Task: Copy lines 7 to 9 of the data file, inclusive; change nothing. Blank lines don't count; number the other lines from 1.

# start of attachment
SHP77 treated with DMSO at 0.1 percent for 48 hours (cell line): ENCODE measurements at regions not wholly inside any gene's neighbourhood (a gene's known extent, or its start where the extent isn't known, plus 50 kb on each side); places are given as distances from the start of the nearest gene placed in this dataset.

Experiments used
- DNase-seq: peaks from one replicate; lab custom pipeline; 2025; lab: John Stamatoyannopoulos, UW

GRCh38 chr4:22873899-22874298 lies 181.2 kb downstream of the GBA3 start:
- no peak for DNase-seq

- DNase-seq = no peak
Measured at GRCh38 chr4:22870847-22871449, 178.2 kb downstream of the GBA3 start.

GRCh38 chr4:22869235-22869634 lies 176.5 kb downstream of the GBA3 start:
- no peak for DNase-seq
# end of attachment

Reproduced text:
Measured at GRCh38 chr4:22870847-22871449, 178.2 kb downstream of the GBA3 start.

GRCh38 chr4:22869235-22869634 lies 176.5 kb downstream of the GBA3 start:
- no peak for DNase-seq